AUSTIN — As school-aged girls across the country face the threat of men stealing their sports scholarships and opportunities, state representatives have chosen to turn down a proposed law that would protect them.
On Tuesday, the Texas House Public Education Committee, chaired by State Rep. Harold Dutton Jr. (D–Houston), rejected Senate Bill 29, a proposed law that would ensure male students would not be allowed to compete on specific women’s K-12 interscholastic athletic teams.
The committee voted on party lines, with six Republicans approving, five Democrats rejecting, and committee chairman Dutton voting “present.” However, the bill needed 7 “yes” votes—the majority of the entire 13-member committee—to pass.
The swing vote, Republican State Rep. Dan Huberty (Kingwood), was not present for the vote, though he had previously indicated he would join Democrats in opposing the protections.
Despite lawmakers rejecting SB 29, which was approved by the Texas Senate in a party-line vote last month, House Republicans currently have two similar proposed laws. However, those are currently stalled in the legislative process.
The proposed laws come amid a growing wave of unjust policies across the country imperiling women’s athletic opportunities and scholarships.
The NCAA currently allows biological men to compete in girls’ sports and is even threatening to move championship games away from Texas if state lawmakers chose to pass the bills protecting women.
There is also an increasing number of wrongful instances, such as those of Connecticut high school track and field athletes Selina Soule, Chelsea Mitchell, and Alanna Smith, elite women runners who have missed out on regional and state athletic opportunities, college scouts, and potential scholarships because men were allowed to intrude in their sport. Two biological male students entered and dominated their field, winning 15 women’s track championships that were previously held by nine different women.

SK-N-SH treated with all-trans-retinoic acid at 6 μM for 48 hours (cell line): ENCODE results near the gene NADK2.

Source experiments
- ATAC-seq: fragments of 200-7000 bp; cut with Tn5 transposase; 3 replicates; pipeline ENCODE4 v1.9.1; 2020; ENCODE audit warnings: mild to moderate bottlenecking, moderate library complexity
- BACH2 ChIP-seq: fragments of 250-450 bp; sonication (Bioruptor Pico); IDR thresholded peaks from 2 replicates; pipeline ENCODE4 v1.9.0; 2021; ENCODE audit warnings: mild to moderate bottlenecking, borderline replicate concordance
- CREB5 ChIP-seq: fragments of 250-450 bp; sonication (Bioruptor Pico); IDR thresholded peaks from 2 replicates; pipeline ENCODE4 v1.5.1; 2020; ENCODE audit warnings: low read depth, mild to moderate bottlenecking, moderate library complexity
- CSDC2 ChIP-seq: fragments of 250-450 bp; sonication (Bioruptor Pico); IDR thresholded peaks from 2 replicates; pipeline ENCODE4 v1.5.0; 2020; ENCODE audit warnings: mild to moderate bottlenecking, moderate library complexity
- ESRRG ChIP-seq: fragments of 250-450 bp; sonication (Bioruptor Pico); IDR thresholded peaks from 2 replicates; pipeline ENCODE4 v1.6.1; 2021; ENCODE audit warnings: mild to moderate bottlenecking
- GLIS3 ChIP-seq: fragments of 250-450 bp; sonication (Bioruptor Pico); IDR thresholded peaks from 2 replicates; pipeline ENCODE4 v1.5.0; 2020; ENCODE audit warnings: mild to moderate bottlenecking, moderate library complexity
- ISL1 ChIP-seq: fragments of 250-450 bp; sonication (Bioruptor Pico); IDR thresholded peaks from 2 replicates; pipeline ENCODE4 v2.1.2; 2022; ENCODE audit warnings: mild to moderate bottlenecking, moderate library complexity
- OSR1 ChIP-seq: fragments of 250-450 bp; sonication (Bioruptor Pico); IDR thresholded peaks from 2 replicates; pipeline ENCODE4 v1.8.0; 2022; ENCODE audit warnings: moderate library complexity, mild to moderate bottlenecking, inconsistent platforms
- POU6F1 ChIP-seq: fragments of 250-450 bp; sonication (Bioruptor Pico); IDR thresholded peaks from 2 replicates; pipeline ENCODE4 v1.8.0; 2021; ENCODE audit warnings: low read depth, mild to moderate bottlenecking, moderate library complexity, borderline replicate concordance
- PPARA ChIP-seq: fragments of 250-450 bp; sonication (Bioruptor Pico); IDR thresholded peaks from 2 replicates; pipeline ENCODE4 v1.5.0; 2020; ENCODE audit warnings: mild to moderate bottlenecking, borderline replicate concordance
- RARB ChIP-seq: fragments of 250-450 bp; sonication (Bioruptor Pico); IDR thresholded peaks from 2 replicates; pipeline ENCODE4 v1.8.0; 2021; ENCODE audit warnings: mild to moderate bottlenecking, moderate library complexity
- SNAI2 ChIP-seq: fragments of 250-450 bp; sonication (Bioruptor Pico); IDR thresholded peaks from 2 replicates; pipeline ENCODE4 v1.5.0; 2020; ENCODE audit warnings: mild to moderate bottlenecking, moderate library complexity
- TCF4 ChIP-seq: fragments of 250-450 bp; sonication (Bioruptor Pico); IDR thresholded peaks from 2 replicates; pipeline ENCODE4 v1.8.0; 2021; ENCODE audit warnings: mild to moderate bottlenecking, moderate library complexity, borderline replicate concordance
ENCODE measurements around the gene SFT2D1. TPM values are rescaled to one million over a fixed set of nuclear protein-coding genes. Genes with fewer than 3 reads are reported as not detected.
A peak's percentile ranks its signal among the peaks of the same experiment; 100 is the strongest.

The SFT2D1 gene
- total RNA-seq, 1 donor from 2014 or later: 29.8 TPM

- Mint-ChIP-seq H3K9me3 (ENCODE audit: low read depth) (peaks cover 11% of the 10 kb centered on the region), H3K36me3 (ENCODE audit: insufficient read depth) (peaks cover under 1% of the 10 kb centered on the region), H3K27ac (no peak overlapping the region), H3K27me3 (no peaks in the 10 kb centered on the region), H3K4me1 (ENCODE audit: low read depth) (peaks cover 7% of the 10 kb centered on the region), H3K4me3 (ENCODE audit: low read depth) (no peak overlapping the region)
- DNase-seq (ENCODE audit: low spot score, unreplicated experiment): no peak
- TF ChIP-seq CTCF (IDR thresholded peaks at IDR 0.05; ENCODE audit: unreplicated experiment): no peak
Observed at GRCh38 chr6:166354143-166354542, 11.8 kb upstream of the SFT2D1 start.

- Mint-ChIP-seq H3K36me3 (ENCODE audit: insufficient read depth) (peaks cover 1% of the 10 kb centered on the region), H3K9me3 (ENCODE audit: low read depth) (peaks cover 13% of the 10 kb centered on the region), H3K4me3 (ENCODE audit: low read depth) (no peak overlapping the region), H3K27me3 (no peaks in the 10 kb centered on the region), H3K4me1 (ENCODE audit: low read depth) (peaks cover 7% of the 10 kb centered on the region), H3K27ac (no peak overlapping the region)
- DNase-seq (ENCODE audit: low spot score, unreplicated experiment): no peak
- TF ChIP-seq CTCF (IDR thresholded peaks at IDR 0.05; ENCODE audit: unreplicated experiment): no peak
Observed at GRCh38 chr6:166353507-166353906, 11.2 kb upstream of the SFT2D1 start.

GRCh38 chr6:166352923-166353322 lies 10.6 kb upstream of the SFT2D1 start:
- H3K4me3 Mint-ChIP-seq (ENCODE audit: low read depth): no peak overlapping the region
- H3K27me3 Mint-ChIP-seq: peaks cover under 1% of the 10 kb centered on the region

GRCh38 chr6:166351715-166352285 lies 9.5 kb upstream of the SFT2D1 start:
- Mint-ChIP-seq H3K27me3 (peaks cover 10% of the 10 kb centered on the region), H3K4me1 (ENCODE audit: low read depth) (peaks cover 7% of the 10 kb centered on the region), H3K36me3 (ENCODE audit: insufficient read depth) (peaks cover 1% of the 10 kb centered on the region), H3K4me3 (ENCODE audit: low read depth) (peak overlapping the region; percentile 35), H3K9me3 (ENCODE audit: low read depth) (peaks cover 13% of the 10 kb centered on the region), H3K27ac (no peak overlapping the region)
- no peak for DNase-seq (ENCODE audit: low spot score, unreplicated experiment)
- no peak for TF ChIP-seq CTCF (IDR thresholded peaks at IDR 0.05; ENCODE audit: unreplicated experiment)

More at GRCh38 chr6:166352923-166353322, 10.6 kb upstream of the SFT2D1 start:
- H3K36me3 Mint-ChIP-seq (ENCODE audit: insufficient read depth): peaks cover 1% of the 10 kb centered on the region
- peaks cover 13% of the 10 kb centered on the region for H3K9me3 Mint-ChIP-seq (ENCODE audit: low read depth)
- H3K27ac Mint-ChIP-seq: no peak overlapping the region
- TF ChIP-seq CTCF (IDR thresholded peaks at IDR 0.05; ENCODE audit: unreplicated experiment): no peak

“Title IX was designed to eliminate discrimination against women in education and athletics, and women fought long and hard to earn the equal athletic opportunities that Title IX provides,” said Christiana Holcomb, legal counsel for the nonprofit Alliance Defending Freedom. “Allowing boys to compete in girls’ sports reverses nearly 50 years of advances for women under this law. We shouldn’t force these young women to be spectators in their own sports.”
However, Democrat State Rep. James Talarico (Round Rock)—who joined his Democrat colleagues in opposing SB 29—called the protections for women “cynical” and “craven.” He voted to allow male athletes to intrude in women’s sports.
“[SB 29 is] still tarnishing our state’s reputation with people and businesses around the country, around the world. … If we vote for this bill, I fear it’ll be a stain that we can’t remove,” said Talarico.
More than 30 states are considering similar laws to protect women. Texas Gov. Greg Abbott recently said he would sign it into law if the state Legislature approved a bill, but they are running out of time.
State lawmakers have only 26 days left in their legislative session, and concerned citizens may contact their state representatives.